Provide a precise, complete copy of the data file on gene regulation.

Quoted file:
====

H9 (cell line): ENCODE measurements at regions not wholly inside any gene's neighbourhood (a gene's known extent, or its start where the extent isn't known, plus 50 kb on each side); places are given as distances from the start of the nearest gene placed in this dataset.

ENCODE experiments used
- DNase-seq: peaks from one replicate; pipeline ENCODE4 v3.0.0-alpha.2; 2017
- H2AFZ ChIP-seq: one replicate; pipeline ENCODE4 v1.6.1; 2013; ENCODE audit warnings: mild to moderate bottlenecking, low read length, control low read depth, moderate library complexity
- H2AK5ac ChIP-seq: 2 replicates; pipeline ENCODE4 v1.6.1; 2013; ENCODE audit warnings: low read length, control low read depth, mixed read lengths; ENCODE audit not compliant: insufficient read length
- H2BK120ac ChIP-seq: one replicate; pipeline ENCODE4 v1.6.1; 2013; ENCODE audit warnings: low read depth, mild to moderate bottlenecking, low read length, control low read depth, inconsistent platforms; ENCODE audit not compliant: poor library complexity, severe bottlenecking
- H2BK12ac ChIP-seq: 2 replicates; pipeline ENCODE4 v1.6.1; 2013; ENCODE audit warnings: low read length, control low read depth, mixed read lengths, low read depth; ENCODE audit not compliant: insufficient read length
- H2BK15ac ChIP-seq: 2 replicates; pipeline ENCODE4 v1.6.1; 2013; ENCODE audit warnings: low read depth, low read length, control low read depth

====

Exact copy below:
H9 (cell line): ENCODE measurements at regions not wholly inside any gene's neighbourhood (a gene's known extent, or its start where the extent isn't known, plus 50 kb on each side); places are given as distances from the start of the nearest gene placed in this dataset.

ENCODE experiments used
- DNase-seq: peaks from one replicate; pipeline ENCODE4 v3.0.0-alpha.2; 2017
- H2AFZ ChIP-seq: one replicate; pipeline ENCODE4 v1.6.1; 2013; ENCODE audit warnings: mild to moderate bottlenecking, low read length, control low read depth, moderate library complexity
- H2AK5ac ChIP-seq: 2 replicates; pipeline ENCODE4 v1.6.1; 2013; ENCODE audit warnings: low read length, control low read depth, mixed read lengths; ENCODE audit not compliant: insufficient read length
- H2BK120ac ChIP-seq: one replicate; pipeline ENCODE4 v1.6.1; 2013; ENCODE audit warnings: low read depth, mild to moderate bottlenecking, low read length, control low read depth, inconsistent platforms; ENCODE audit not compliant: poor library complexity, severe bottlenecking
- H2BK12ac ChIP-seq: 2 replicates; pipeline ENCODE4 v1.6.1; 2013; ENCODE audit warnings: low read length, control low read depth, mixed read lengths, low read depth; ENCODE audit not compliant: insufficient read length
- H2BK15ac ChIP-seq: 2 replicates; pipeline ENCODE4 v1.6.1; 2013; ENCODE audit warnings: low read depth, low read length, control low read depth